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A review on recent size optimization methodologies for standalone solar and wind hybrid renewable energy system
journal contributionposted on 2023-05-19, 03:52 authored by Al-falahi, MDA, Shantha Jayasinghe ArachchillageShantha Jayasinghe Arachchillage, Hossein EnshaeiHossein Enshaei
Electricity demand in remote and island areas are generally supplied by diesel or other fossil fuel based generation systems. Nevertheless, due to the increasing cost and harmful emissions of fossil fuels there is a growing trend to use standalone hybrid renewable energy systems (HRESs). Due to the complementary characteristics, matured technologies and availability in most areas, hybrid systems with solar and wind energy have become the popular choice in such applications. However, the intermittency and high net present cost are the challenges associated with solar and wind energy systems. In this context, optimal sizing is a key factor to attain a reliable supply at a low cost through these standalone systems. Therefore, there has been a growing interest to develop algorithms for size optimization in standalone HRESs. The optimal sizing methodologies reported so far can be broadly categorized as classical algorithms, modern techniques and software tools. Modern techniques, based on single artificial intelligence (AI) algorithms, are becoming more popular than classical algorithms owing to their capabilities in solving complex optimization problems. Moreover, in recent years, there has been a clear trend to use hybrid algorithms over single algorithms mainly due to their ability to provide more promising optimization results. This paper aims to present a comprehensive review on recent developments in size optimization methodologies, as well as a critical comparison of single algorithms, hybrid algorithms, and software tools used for sizing standalone solar and wind HRES. In addition, an evaluation of all the possible combinations of standalone solar and wind energy systems, including their assessment parameters of economical, reliability, environmental, and social aspects, are also presented.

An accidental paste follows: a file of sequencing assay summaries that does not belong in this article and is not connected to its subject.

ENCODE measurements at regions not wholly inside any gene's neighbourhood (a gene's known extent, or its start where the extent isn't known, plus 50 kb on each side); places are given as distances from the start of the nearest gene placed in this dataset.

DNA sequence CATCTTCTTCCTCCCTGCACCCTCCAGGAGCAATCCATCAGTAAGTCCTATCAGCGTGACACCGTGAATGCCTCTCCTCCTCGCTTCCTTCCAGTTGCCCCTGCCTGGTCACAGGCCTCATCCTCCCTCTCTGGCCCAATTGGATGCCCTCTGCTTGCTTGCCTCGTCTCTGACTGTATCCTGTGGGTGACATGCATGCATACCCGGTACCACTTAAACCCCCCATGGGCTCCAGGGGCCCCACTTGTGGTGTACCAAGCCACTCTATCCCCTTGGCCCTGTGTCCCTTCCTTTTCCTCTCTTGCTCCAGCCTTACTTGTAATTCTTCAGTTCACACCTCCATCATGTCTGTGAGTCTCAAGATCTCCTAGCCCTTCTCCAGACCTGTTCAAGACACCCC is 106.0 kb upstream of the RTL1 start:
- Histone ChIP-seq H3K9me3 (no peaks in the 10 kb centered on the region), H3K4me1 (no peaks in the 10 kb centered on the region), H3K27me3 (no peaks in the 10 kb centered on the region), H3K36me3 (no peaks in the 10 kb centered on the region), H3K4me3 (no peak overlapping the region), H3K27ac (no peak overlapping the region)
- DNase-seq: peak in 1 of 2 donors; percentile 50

Publication titleEnergy Conversion and Management
Department/SchoolAustralian Maritime College
Place of publicationUnited Kingdom
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